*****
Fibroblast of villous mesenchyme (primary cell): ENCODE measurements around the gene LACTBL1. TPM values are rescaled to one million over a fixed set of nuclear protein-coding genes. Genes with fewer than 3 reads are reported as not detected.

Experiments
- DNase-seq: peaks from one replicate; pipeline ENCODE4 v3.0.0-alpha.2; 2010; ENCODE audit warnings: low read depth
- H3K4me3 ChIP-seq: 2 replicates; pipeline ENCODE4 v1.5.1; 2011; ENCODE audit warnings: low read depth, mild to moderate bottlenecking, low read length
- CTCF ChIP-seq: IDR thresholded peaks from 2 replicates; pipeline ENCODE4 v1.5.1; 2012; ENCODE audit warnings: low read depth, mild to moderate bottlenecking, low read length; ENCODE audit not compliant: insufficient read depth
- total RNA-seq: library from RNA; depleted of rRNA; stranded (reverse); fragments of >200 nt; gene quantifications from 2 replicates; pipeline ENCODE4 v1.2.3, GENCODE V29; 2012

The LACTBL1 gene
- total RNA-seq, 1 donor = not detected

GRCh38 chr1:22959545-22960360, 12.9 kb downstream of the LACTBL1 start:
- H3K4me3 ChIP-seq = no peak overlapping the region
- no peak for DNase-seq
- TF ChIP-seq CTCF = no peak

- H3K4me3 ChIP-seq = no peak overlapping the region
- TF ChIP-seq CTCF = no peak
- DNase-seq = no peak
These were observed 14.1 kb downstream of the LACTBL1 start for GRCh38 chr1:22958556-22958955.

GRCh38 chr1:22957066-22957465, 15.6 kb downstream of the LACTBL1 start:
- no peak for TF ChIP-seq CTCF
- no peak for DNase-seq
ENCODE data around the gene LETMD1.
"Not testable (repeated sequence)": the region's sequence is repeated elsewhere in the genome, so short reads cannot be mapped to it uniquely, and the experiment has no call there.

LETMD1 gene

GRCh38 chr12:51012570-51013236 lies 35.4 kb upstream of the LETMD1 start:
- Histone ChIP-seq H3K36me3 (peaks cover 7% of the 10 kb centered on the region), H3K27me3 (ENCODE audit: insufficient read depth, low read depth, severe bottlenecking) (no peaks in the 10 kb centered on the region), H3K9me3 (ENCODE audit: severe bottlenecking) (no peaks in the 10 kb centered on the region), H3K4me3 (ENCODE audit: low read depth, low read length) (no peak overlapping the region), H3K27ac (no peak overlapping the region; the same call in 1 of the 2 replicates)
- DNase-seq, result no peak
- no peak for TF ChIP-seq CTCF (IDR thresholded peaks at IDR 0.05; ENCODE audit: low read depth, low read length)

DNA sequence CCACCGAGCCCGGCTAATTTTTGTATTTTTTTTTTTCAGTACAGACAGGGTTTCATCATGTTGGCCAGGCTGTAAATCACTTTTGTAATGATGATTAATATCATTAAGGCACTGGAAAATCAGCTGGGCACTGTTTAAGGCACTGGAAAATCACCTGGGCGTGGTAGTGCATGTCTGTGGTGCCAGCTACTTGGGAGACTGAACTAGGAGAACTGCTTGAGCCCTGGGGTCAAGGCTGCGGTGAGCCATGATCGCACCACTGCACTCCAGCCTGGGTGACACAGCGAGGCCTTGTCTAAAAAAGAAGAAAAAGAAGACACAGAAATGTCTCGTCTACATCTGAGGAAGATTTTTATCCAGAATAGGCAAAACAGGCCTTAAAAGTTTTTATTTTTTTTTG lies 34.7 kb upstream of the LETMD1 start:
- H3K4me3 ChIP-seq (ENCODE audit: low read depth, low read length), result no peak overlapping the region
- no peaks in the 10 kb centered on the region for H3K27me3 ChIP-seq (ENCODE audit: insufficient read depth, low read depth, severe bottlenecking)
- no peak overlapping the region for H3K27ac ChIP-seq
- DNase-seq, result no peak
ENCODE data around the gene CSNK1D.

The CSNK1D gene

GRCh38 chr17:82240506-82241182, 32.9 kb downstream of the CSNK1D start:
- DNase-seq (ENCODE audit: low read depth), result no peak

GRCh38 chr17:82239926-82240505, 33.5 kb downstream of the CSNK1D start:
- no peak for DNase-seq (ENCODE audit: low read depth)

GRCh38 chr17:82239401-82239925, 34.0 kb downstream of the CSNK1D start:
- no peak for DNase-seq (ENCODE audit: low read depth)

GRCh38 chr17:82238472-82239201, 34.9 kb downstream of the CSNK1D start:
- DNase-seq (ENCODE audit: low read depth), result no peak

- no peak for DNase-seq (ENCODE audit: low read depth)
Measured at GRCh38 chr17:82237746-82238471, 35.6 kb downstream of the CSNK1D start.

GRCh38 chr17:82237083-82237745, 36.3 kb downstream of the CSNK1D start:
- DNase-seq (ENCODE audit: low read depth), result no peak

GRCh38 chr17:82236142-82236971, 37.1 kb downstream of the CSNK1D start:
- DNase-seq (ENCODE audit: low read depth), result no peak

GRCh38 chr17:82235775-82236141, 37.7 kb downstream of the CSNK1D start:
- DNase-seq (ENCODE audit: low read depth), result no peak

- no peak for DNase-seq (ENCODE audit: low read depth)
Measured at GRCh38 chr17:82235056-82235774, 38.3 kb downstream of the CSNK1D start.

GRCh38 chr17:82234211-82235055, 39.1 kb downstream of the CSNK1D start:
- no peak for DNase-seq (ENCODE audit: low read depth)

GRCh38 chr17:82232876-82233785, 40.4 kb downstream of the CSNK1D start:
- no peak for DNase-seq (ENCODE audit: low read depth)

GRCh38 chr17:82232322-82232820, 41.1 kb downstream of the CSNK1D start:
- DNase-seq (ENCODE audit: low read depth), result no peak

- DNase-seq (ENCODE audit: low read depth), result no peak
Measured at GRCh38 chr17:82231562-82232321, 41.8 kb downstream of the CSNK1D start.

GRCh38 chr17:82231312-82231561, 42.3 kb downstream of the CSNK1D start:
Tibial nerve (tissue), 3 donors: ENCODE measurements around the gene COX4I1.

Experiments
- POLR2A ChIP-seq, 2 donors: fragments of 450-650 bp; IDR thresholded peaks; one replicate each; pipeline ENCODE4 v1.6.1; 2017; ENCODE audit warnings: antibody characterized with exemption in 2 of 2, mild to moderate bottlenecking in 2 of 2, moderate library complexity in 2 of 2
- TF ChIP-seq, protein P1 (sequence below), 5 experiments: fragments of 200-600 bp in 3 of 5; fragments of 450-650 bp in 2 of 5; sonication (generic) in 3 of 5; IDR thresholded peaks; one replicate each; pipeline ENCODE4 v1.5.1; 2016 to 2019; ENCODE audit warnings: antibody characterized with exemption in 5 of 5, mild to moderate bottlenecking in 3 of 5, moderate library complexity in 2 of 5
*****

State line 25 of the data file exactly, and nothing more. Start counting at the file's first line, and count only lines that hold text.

- DNase-seq, result no peak